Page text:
Kameron Hurley. I’ve actually only finished reading her book of essays. I really need to read God’s War and Mirror Empire.
Lucius Shepard. I’ve only read The Dragon Griaule, and that was just fascinating, the weirdness of the world and the way he built it up.
Oh, I could manage after all. What about everyone else?
This week’s Top Ten Tuesday prompt from The Broke and the Bookish is ‘top ten books everyone’s telling me to read’. Which really isn’t hard, because everybody’s always on at me to read something, heh.
Republic of Thieves, Scott Lynch. I love Scott Lynch’s first two books, and I actually got this one back when it was an ARC. I’m just terrible. I’ve bought it since and still… Mum and my partner both reaaaally want me to get on with it.
The Vorkosigan Saga, Lois McMaster Bujold. Again, so many people want me to read these. I’ve actually read Cordelia’s Honor, and I wasn’t that impressed? But I was also cranky and feeling a bit harassed. If nothing else, Jo Walton’s recommendations mean I should really get on with it…
Throne of Glass, Sarah J. Maas. I read the prequel short stories way back before the first book was out, and wasn’t really interested enough to read more. But I hear so much about the trilogy, and Leah was urging me to read it, so.
Pantomime, Laura Lam. I’m going to read this reaaaally soon, or that’s the plan at least. It’s the only book I can think of, other than arguably The Left Hand of Darkness, with an intersexed protagonist.
The Enchantment Emporium, Tanya Huff. This has been recced me a couple of times, and it’s the book I happened to pick up for Tanya Huff to sign for me at Worldcon, so there y’go.
A Song of Ice and Fire, G.R.R. Martin. My first rec for this came from Robin Hobb when I was about fourteen, and I still haven’t got round to it — and the recs are mounting up. It’s actually one of the books in a reading challenge I’m doing, so I’ll get round to it soon.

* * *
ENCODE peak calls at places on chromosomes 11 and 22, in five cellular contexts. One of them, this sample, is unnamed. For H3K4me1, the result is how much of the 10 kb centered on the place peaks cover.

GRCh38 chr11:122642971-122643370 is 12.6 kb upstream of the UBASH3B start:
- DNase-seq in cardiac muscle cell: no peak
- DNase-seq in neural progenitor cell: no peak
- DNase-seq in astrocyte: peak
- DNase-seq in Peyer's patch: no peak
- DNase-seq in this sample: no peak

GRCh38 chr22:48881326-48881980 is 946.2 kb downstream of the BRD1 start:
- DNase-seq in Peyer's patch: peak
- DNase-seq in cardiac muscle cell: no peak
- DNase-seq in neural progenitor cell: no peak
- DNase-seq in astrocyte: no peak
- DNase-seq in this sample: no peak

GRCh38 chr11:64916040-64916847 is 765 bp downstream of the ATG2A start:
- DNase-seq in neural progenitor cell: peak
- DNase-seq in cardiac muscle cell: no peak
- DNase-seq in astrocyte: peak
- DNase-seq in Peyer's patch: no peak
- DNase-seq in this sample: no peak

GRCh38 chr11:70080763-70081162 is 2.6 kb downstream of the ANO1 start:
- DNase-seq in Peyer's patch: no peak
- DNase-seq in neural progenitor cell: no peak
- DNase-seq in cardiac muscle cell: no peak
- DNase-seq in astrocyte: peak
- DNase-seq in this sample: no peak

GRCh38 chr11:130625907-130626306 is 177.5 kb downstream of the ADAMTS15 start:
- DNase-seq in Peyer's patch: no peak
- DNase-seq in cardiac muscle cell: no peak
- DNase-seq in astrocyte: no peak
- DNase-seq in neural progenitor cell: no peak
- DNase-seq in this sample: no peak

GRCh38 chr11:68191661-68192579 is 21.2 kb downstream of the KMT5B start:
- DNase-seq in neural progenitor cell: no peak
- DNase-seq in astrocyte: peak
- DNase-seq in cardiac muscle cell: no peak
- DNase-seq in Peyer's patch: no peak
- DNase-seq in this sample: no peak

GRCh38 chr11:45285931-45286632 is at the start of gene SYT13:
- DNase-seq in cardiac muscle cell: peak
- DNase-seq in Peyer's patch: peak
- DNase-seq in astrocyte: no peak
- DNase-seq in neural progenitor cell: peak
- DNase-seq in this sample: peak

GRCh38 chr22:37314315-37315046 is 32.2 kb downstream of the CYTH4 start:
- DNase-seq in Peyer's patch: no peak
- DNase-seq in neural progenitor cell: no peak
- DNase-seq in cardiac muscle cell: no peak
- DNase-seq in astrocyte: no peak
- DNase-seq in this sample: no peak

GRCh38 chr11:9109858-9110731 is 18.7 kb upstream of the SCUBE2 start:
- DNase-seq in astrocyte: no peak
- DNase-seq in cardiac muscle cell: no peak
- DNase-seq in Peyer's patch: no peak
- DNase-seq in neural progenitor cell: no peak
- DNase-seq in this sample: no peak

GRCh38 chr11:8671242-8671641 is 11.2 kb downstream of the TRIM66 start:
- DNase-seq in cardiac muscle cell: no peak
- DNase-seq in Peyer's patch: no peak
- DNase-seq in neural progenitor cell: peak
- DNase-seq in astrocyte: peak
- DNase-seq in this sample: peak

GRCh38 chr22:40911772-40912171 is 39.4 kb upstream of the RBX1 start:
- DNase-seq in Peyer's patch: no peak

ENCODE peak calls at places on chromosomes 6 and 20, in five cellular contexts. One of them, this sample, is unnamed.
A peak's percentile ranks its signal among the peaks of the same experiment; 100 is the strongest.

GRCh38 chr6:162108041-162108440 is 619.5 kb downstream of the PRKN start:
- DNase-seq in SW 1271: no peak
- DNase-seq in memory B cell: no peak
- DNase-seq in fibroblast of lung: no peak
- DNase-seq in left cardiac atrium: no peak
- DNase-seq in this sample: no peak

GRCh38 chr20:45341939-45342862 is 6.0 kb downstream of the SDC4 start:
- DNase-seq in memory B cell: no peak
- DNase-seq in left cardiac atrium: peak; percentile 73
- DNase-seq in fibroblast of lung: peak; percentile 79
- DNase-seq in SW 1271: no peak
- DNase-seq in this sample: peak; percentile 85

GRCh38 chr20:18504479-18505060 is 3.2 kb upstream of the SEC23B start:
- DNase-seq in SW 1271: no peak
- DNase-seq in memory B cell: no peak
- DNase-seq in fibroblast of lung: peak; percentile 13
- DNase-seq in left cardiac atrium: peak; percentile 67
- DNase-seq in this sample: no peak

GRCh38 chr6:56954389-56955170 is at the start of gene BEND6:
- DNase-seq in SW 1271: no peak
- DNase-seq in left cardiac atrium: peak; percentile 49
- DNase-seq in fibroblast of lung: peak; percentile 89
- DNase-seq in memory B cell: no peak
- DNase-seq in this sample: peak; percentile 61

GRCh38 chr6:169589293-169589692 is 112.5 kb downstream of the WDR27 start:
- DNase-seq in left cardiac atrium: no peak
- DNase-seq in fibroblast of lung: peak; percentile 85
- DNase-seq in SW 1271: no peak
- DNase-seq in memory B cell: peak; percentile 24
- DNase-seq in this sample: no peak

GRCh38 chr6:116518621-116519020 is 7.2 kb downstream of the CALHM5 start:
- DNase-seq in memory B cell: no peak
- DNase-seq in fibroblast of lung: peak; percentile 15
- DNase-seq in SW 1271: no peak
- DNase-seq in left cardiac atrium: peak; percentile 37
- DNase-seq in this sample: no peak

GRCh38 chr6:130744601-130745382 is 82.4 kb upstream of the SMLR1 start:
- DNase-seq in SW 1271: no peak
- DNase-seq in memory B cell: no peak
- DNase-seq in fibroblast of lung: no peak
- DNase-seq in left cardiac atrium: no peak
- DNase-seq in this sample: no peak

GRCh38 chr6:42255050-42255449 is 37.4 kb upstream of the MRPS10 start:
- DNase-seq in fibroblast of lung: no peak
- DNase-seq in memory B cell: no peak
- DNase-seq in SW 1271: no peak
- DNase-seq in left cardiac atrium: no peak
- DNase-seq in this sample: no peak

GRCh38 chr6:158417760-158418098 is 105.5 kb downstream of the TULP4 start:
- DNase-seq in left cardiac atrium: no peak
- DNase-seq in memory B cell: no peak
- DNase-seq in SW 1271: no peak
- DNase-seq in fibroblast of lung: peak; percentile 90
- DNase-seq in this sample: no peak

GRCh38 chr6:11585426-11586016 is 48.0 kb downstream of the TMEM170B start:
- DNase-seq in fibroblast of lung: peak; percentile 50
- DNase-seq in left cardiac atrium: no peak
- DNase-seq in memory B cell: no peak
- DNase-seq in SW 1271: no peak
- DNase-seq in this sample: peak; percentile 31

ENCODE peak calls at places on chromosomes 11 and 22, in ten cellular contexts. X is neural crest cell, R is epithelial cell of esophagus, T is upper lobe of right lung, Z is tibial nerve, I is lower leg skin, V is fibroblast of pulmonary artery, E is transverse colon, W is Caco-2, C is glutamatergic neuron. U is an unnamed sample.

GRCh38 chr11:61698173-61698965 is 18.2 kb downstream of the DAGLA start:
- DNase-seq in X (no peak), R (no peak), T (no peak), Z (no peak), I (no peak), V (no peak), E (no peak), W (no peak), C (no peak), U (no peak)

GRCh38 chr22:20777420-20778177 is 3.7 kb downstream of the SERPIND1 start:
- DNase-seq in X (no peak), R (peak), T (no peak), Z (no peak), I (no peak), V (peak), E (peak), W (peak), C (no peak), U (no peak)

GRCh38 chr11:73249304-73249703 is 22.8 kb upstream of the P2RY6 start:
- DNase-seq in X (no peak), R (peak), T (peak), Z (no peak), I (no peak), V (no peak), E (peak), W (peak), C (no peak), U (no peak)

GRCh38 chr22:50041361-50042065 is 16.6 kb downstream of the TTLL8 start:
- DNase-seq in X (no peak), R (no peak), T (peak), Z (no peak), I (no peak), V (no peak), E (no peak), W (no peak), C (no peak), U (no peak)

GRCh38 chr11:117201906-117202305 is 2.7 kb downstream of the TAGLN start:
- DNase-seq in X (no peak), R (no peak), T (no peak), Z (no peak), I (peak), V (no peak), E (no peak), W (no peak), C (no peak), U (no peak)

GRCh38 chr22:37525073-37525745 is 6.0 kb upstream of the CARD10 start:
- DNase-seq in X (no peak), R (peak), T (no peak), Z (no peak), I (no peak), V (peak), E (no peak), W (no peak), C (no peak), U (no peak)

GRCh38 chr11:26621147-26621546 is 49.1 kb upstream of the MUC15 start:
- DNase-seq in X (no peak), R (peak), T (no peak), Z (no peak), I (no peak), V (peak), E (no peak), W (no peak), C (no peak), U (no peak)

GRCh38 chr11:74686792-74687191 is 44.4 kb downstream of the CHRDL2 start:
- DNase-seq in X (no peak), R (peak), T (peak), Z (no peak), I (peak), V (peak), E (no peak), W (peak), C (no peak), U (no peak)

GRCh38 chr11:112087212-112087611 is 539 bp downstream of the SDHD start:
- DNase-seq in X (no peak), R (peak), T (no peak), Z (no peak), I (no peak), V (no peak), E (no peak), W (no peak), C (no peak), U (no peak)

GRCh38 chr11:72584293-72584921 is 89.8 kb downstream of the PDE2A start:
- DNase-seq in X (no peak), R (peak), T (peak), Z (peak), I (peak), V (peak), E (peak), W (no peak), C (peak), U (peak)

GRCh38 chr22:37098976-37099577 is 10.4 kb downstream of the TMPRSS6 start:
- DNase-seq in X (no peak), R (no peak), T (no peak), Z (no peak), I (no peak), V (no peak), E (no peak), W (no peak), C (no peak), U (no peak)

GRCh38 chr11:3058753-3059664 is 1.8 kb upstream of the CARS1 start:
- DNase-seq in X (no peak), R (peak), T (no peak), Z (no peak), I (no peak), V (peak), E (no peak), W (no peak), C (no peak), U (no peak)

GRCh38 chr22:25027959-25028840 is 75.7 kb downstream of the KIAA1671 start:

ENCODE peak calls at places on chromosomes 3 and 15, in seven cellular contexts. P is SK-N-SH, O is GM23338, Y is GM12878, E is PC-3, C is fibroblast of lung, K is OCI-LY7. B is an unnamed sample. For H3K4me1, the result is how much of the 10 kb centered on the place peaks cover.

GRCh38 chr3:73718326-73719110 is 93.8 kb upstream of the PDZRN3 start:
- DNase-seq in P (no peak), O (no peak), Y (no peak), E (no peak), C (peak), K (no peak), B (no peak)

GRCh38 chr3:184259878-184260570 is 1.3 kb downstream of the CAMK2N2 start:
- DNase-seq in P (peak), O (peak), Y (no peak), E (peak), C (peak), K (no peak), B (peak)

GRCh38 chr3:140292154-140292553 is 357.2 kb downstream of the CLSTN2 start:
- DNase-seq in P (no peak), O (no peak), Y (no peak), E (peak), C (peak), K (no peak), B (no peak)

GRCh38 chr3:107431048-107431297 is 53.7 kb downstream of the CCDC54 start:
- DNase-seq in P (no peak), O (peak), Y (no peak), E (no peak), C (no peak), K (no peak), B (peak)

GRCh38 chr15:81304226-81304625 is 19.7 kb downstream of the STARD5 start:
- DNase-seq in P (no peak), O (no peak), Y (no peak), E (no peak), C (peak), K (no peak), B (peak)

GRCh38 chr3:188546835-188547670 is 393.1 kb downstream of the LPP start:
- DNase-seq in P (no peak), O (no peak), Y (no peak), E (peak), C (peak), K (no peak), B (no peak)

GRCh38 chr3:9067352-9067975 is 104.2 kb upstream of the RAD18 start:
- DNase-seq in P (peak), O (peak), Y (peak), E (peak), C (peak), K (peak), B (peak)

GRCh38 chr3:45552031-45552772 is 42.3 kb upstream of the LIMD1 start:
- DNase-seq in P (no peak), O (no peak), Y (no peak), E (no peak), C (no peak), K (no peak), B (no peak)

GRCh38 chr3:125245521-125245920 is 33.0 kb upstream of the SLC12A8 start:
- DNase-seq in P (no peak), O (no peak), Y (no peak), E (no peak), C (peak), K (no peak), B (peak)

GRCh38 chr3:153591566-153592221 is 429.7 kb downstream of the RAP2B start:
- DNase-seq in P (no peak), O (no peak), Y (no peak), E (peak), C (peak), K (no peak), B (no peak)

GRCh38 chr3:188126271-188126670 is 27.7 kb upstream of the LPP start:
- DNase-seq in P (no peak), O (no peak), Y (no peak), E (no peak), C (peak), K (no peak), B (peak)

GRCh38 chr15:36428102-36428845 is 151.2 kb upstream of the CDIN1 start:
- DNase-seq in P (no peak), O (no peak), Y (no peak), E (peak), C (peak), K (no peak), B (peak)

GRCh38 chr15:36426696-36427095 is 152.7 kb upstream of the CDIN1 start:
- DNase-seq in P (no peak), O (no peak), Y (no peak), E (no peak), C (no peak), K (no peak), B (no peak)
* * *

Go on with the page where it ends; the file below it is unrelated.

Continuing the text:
The Girl Who Circumnavigated Fairyland in a Ship of Her Own Making, Catherynne M. Valente. I’ve been meaning to read it since it came out, and now there’s a whole trilogy. Also in my challenge list.
Fangirl, Rainbow Rowell. I’ve read part of it. I have the special edition, signed. I’ve read Attachments and Eleanor & Park. And yet. I’ll get there eventually. Sorry, Leah, and everyone.
Yendi, Steven Brust. I read the first book of the series at Jo’s recommendation, promptly bought a whole bunch of the omnibuses, and then… got distracted by so
The Healer trilogy, Maria V. Snyder. I like Snyder’s work as a casual fun read, and my sister will kick me if I don’t hurry up and read these. And probably many other books too; she likes kicking me.
Another review of this said that you can read it without having read Pantomime and Shadowplay, but I’m not sure of that; I think I might’ve preferred to start with those two, after all. Still, it gives a nice taster of the world and some of the things that’re out there — and, I gather, some of the characters. I’m looking forward to seeing more of Drystan, and exploring this world more.
I did feel like I was at a disadvantage, though, not knowing the world already. You can pick up on the key terms/concepts — Vestige, Lethe, Drystan being the son of some high-class family — and maybe it’s just my love of world-building, but I felt like I wanted to know more before reading this, to appreciate it more, and maybe how it fits in with the novels.
Ah well, definite impetus to get on with it and read Pantomime and Shadowplay!